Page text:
It’s not news that the high street is in difficulties and shops are shutting… but when charity shops start closing down, it looks we could really be in trouble.
In the East Midlands market town of Kettering, the Oxfam shop, which has been in business there for 30 years, has just announced it is accepting no more donations because it’s due to shut.
Is it the competition from around ten other charity shops in the town? Or could it be the fallout from the Oxfam sex scandal which led many people earlier this year to take their donations and their custom elsewhere? Or is the economy of towns such as Kettering – once at the heart of the now long-gone British boot-and-shoe industry – in a parlous state?
An Oxfam spokesperson denied there was any link with the sex scandal.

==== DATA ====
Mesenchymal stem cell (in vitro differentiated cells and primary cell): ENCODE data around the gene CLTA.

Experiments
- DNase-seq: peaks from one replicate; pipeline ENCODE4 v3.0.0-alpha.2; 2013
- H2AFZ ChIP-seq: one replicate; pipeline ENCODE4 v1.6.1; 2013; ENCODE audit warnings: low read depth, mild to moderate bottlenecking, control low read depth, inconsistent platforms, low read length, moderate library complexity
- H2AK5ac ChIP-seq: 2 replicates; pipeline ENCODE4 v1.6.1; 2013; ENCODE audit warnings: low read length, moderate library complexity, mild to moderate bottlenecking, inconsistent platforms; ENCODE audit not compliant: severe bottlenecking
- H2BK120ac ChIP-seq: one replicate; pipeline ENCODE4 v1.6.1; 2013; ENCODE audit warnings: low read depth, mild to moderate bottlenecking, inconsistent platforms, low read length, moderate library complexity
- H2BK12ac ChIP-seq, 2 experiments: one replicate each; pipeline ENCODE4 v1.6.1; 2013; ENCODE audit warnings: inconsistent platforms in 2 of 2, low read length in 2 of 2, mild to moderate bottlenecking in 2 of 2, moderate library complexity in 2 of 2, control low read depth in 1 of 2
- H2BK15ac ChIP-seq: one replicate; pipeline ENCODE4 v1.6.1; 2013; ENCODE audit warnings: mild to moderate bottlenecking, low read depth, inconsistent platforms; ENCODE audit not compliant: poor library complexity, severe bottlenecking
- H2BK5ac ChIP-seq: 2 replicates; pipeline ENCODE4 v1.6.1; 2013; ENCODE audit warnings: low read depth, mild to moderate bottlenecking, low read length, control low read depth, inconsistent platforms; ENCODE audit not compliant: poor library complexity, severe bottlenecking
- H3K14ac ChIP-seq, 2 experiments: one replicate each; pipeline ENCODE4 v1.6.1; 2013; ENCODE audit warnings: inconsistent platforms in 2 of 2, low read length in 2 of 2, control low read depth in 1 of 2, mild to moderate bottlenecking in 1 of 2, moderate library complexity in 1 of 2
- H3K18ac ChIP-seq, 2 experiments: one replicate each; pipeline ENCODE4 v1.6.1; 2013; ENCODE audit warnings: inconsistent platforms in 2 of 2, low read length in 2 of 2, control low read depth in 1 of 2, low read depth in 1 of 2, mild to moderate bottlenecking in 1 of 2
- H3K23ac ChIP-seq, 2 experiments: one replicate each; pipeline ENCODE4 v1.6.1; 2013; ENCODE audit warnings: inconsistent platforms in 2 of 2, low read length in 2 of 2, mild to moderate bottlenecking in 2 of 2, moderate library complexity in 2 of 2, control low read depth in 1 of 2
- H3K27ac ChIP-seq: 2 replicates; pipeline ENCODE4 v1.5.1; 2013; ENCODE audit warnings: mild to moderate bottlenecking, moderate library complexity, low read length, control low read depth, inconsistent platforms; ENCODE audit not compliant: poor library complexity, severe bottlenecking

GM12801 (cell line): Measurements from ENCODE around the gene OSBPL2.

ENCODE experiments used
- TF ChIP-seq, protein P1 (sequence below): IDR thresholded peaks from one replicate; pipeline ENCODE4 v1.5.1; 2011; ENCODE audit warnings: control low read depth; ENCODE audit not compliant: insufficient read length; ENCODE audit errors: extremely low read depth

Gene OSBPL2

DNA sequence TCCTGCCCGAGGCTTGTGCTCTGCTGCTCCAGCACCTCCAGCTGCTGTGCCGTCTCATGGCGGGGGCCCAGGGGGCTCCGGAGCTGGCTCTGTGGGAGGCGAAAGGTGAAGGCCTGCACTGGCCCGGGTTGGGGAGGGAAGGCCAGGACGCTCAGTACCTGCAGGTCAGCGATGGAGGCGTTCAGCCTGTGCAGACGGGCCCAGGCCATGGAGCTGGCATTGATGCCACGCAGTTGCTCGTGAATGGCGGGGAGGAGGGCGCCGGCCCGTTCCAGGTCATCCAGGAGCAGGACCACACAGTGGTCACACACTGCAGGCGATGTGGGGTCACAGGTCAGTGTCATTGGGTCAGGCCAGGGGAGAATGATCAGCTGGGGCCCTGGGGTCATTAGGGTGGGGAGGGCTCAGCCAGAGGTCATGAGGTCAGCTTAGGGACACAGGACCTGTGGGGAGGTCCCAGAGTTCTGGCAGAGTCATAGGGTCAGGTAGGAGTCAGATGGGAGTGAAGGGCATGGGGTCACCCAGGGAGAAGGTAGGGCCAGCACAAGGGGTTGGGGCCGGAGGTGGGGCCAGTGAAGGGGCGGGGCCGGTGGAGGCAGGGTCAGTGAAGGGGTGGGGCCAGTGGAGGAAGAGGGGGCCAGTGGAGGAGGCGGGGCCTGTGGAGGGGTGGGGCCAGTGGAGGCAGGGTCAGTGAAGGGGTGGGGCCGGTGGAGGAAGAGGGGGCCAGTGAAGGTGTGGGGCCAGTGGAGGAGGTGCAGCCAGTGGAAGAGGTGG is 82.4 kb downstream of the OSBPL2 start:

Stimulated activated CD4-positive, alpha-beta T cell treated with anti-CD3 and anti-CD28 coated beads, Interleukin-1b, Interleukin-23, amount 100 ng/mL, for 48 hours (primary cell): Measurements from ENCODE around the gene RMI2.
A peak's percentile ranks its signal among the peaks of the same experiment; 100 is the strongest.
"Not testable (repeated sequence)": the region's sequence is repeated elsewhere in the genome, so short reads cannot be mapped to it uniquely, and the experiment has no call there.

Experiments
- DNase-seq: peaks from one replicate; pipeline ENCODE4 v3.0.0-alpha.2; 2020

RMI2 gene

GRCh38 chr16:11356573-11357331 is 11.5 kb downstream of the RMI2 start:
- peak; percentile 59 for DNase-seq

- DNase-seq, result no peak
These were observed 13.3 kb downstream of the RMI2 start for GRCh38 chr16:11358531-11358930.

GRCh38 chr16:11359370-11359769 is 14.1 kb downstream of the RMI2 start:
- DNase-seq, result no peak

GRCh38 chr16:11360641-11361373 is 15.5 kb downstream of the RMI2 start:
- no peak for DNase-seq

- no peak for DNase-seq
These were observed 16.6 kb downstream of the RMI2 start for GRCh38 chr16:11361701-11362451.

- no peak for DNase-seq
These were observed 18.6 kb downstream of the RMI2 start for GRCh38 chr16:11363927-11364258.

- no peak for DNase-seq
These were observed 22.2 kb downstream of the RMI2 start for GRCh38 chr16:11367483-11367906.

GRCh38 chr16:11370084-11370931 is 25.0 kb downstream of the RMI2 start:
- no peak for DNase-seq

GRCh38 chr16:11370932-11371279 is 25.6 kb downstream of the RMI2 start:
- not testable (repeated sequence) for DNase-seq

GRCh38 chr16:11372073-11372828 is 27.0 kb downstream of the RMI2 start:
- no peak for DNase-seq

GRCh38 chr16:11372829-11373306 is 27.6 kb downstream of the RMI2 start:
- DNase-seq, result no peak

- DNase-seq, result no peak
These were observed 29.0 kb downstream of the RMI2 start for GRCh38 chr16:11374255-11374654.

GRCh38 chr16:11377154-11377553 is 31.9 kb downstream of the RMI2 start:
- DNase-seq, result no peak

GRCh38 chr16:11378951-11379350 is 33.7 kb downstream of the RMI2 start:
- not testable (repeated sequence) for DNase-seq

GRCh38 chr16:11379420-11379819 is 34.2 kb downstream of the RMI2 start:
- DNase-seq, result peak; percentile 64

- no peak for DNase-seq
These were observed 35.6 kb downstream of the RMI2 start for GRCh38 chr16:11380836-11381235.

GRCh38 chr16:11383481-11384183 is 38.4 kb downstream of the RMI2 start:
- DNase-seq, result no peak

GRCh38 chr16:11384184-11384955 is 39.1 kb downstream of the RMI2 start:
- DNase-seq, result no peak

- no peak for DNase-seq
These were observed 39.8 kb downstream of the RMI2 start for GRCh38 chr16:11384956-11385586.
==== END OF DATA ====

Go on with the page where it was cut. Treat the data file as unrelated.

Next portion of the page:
And Brian Harley, the charity’s East Midlands area manager, said: ‘We face the same challenges as other high-street shops to cover rent, utilities, business rates and staff salaries in a tough retail environment. Kettering, for example, has also seen the closure recently of several major retail brands.’ But he admitted that ‘low footfall’ can be a factor in closure decisions.
He stressed that there is a plus side: ‘We also look for new opportunities, and in this financial year we are on track to open 19 new shops while 19 will close.
‘We know the Kettering shop will be sadly missed by its loyal customers, and we’d like to thank those who have shopped with us, as well as the staff and volunteers who have worked hard over the shop’s 30 years of trading.’
The bottom line seems to be that Kettering’s impecunious bargain-hunters have a surfeit of charity shops to choose from and that, for whatever reason, they have not been spending enough in their Oxfam shop to keep it going.
It’s a sad and salutary Christmas tale…